Complementary and Alternative Medicine (CAM)
Complementary and alternative medicine (CAM) is the term for medical products and treatments that are not considered conventional medical care.
Conventional, Complementary or Alternative?
Conventional medical care; is treatment prescribed by qualified health professionals. Its also known as 'authorised’, ‘approved’, ‘mainstream’, ‘proven’ or ‘traditional’. These terms collectively refer to all types of cancer treatment, which has been approved, tested or scientifically proven to be both safe and an effective treatment for cancer.
Complementary medicine is treatment which is used along with conventional medical treatments, but are not considered to be a conventional treatment. One example is using acupuncture to help lessen some side effects of cancer treatment.
Alternative medicine is treatment thats used instead of conventional medical care. One example is using a special diet to treat cancer instead of anticancer drugs (Chemotherapy) which is prescribed by a qualified oncologist.
Integrative medicine is a total approach to medical care that combines conventional medicine which has shown to be safe and effective, alongside CAM treatments.
On the other hand, alternative therapies are meant to replace conventional cancer treatment. Qualified cancer professionals generally don't recommend alternative products and treatments, because there’s is little evidence they are safe or effective against cancer. Many can even be harmful. Remember, stopping or delaying conventional treatment may have serious consequences. See my page about early diagnosis.
Are CAM approaches safe?
Some CAM therapies have undergone careful evaluation and have found to be safe and effective. However there are others that have been found to be ineffective or possibly harmful. Less is known about many CAM therapies, and research has been slower for a number of reasons:
- Time and funding issues
- Problems finding institutions and cancer researchers to work with on the studies
- Regulatory issues
CAM therapies need to be evaluated with the same long and careful research process used to evaluate conventional treatments. Conventional cancer treatments have generally been studied for safety and effectiveness through an intense scientific process, that includes clinical trials with large numbers of patients.
Natural Does Not Mean Safe
CAM therapies include a wide variety of botanicals and nutritional products, such as dietary supplements, herbal supplements and vitamins. Many of these 'natural' products are considered to be safe because they are present in, or produced by, nature. However, that's not true in all cases. In addition, some may affect how well other medicines work in your body. For example, the herb St. John's wort, which some people use for depression, may cause certain anticancer drugs not to work as well as they should.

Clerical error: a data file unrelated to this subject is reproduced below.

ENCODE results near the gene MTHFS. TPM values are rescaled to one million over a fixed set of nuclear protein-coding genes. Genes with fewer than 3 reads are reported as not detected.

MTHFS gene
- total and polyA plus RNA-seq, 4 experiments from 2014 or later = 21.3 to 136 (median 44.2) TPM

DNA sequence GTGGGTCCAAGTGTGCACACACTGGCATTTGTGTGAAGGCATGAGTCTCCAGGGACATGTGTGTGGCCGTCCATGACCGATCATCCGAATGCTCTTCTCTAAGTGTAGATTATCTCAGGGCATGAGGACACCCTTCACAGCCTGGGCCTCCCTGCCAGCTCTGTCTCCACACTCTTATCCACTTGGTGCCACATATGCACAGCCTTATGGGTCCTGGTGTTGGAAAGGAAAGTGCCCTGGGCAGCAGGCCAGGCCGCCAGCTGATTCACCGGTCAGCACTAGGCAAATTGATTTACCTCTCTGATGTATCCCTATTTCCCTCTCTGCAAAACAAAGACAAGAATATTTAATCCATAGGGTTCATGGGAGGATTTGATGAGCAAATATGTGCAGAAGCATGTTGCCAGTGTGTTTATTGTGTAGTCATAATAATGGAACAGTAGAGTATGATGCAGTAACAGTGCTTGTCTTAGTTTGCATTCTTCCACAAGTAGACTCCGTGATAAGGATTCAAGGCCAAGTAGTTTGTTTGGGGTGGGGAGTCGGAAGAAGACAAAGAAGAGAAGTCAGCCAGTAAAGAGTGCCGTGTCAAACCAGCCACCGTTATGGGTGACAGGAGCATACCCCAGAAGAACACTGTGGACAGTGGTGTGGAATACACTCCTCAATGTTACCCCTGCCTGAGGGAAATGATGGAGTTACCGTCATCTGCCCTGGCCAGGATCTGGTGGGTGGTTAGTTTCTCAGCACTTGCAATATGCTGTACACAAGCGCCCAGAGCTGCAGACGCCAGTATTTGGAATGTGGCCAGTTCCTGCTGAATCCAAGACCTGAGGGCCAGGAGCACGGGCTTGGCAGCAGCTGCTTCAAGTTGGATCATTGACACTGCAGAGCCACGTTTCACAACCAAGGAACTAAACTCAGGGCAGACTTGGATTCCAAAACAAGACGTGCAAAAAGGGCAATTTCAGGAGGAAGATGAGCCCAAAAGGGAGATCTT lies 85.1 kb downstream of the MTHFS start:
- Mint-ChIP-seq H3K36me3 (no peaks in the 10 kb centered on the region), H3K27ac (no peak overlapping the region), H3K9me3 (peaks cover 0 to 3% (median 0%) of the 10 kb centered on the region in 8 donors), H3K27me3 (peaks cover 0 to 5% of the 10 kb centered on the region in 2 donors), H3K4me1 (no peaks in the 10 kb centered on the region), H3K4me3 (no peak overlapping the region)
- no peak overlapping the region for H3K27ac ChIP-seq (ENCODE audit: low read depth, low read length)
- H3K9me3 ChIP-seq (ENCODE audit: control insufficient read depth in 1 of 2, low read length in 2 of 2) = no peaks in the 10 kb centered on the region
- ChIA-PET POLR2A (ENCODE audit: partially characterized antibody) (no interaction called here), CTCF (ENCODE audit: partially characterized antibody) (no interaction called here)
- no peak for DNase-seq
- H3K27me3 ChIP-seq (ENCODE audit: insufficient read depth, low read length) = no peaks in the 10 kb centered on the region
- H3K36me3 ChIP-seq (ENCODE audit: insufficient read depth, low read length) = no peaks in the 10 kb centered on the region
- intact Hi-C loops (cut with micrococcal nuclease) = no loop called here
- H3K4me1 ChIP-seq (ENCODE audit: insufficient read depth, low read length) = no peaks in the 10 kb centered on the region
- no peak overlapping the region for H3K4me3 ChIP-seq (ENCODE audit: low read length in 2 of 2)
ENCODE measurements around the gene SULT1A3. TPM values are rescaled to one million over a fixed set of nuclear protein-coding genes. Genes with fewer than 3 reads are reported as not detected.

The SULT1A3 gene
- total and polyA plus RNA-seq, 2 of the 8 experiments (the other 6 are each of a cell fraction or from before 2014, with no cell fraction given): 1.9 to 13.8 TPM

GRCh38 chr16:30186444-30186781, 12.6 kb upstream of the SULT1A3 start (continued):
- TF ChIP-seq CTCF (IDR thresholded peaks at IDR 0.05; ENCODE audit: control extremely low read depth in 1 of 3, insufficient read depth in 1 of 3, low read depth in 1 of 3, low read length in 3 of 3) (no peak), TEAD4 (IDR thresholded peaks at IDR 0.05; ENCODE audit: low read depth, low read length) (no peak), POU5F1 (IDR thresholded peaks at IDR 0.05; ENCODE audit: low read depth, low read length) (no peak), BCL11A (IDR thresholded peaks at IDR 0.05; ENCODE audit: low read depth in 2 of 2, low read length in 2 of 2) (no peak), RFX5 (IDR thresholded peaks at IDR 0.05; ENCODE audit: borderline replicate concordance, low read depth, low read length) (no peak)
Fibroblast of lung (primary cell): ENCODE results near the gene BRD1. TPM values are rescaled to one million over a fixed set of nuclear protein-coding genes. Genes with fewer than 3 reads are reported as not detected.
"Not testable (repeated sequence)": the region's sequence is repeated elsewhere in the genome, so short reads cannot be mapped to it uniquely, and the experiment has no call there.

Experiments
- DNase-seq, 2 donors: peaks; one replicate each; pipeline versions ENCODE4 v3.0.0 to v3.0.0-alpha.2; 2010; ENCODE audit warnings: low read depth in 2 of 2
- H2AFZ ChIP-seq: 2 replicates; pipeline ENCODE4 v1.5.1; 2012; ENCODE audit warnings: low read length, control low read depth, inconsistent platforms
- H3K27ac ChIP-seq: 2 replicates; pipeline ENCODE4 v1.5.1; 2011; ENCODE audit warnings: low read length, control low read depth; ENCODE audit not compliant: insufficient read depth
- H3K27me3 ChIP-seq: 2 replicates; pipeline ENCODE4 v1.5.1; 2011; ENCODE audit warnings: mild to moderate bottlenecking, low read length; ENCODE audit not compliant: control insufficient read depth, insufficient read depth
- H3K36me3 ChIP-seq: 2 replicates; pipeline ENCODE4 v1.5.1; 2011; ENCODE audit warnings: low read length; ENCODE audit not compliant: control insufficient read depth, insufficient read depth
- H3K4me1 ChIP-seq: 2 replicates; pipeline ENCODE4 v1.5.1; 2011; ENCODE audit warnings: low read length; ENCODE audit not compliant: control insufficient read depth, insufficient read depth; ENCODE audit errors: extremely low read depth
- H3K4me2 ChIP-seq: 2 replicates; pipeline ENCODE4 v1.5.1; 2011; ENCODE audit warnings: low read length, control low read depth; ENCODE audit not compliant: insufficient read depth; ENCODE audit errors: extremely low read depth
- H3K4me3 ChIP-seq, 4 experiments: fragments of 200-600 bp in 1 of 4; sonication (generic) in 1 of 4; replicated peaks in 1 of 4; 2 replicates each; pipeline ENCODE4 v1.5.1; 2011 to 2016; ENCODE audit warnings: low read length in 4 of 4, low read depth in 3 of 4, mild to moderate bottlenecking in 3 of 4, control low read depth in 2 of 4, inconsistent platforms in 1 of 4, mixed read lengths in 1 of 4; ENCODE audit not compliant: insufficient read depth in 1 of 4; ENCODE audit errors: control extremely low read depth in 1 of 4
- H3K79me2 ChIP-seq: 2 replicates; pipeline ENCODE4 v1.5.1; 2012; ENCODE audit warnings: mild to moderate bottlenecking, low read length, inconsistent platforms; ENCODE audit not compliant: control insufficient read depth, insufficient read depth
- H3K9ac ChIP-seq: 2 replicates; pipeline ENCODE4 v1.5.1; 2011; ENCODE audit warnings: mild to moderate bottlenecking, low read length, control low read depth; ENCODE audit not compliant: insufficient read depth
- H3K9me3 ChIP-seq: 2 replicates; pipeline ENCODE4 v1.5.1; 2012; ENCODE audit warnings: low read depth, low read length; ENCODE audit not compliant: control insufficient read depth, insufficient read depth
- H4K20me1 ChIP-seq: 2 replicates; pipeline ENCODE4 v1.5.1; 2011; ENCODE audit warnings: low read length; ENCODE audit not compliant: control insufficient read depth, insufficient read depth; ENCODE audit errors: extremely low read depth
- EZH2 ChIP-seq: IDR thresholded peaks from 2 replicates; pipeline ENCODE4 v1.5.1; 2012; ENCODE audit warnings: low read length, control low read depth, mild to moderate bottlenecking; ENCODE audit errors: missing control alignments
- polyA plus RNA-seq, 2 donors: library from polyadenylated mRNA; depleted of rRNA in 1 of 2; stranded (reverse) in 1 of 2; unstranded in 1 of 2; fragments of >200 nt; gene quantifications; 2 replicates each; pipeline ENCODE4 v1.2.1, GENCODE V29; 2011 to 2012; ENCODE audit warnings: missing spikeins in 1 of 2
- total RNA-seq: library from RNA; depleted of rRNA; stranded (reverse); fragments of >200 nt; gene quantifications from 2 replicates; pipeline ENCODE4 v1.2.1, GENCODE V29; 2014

Herbal supplements may be harmful when taken by themselves, with other substances, or in large doses. For example, some studies have shown that kava kava, a herb that has been used to help with stress and anxiety, may cause liver damage.
Vitamins can also have unwanted effects in your body. For example, some studies show that high doses of vitamins, even vitamin C, may affect how chemotherapy and radiotherapy works. Too much of any vitamin is not safe, even in a healthy person.
Tell your doctor if you're taking any dietary supplements, no matter how safe you think they are. This is very important. Even though there may be advertisements or claims that something has been used for years, this doesn't prove that it's safe or effective. See my page on cancer treatment scams.
Supplements do not have to be approved by a local government before being sold to the public. Also, a prescription is not needed to buy them. Therefore, it's up to consumers or patients to decide whats best for them.
What Should Patients Do When Using or Considering CAM Therapies?
Cancer patients who are considering or using complementary or alternative therapy should talk with their doctor or nurse. Some therapies may interfere with conventional treatment or even be harmful. Its also a good idea to learn whether the therapy has been proven to do what it claims to do.
To find a qualified CAM practitioner, ask your doctor or nurse to suggest someone; don't trust a recommendation on an internet forum! Choosing a CAM practitioner should be done with as much care as choosing a primary cancer oncologist..